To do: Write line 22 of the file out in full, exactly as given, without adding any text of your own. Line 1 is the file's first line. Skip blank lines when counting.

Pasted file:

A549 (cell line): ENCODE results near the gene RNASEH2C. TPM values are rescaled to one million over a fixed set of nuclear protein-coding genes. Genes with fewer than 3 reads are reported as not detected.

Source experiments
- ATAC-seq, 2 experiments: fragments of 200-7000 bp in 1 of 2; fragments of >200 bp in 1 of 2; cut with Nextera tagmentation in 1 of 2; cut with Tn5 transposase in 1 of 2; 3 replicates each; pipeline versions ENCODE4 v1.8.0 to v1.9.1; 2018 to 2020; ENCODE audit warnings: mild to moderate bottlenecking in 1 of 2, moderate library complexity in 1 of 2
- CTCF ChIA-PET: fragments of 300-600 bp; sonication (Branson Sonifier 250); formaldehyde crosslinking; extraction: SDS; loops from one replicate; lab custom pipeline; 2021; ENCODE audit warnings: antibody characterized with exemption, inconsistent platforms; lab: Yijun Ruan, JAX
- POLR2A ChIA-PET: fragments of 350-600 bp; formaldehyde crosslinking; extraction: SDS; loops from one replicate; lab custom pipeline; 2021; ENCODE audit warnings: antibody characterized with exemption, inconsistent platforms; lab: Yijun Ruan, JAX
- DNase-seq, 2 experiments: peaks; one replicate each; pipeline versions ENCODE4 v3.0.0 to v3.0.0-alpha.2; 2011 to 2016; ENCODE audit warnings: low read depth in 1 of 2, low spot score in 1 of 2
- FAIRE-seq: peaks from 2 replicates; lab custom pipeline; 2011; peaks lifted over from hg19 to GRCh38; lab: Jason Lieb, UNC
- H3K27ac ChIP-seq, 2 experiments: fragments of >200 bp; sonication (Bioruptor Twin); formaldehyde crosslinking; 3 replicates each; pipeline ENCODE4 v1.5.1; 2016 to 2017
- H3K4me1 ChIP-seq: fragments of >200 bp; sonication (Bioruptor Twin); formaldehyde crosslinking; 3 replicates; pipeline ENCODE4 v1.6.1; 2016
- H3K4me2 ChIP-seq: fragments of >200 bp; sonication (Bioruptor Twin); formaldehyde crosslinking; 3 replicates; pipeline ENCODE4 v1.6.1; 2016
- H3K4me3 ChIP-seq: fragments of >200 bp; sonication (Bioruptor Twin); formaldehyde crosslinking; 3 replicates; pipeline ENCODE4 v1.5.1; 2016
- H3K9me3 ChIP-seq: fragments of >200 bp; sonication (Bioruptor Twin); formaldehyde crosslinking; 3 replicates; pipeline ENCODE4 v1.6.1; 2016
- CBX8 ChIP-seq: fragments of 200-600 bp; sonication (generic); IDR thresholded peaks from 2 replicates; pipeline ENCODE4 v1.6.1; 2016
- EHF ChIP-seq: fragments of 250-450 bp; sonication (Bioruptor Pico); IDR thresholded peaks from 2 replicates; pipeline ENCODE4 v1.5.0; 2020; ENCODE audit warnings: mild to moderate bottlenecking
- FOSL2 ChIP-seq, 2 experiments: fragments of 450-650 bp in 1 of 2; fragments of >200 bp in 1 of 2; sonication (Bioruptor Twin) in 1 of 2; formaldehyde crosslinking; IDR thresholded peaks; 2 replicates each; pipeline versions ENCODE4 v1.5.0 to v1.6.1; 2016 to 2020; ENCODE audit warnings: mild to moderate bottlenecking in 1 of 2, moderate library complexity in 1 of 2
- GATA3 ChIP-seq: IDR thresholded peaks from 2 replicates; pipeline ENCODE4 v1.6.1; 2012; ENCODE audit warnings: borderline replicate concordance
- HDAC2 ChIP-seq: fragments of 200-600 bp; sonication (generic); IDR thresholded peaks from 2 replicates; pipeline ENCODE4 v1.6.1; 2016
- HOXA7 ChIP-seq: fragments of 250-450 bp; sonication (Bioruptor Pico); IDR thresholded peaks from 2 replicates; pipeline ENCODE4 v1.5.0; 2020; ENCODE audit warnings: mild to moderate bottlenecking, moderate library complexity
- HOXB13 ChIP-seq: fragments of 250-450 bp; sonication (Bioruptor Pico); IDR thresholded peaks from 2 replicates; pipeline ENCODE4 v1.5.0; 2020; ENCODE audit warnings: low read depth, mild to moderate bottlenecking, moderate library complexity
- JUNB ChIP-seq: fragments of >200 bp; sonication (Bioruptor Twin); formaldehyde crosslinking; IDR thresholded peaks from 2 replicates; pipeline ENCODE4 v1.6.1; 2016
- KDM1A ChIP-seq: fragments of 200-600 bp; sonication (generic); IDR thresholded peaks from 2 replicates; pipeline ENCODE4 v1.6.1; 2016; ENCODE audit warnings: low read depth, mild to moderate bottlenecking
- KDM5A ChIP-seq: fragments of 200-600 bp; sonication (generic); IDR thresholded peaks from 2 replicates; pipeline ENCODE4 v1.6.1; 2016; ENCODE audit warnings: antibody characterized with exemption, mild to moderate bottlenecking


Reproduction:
- KDM5A ChIP-seq: fragments of 200-600 bp; sonication (generic); IDR thresholded peaks from 2 replicates; pipeline ENCODE4 v1.6.1; 2016; ENCODE audit warnings: antibody characterized with exemption, mild to moderate bottlenecking